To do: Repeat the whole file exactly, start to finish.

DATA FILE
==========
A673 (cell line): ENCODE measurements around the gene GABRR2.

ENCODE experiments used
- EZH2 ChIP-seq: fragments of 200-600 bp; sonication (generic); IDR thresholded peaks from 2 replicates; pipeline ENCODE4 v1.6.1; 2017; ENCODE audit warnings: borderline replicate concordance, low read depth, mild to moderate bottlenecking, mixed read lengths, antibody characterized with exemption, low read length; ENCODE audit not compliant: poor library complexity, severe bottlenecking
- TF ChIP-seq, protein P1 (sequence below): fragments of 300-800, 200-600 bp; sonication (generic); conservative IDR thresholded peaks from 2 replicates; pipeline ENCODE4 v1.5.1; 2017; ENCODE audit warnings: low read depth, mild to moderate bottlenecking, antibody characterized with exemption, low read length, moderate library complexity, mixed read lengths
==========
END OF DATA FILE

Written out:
A673 (cell line): ENCODE measurements around the gene GABRR2.

ENCODE experiments used
- EZH2 ChIP-seq: fragments of 200-600 bp; sonication (generic); IDR thresholded peaks from 2 replicates; pipeline ENCODE4 v1.6.1; 2017; ENCODE audit warnings: borderline replicate concordance, low read depth, mild to moderate bottlenecking, mixed read lengths, antibody characterized with exemption, low read length; ENCODE audit not compliant: poor library complexity, severe bottlenecking
- TF ChIP-seq, protein P1 (sequence below): fragments of 300-800, 200-600 bp; sonication (generic); conservative IDR thresholded peaks from 2 replicates; pipeline ENCODE4 v1.5.1; 2017; ENCODE audit warnings: low read depth, mild to moderate bottlenecking, antibody characterized with exemption, low read length, moderate library complexity, mixed read lengths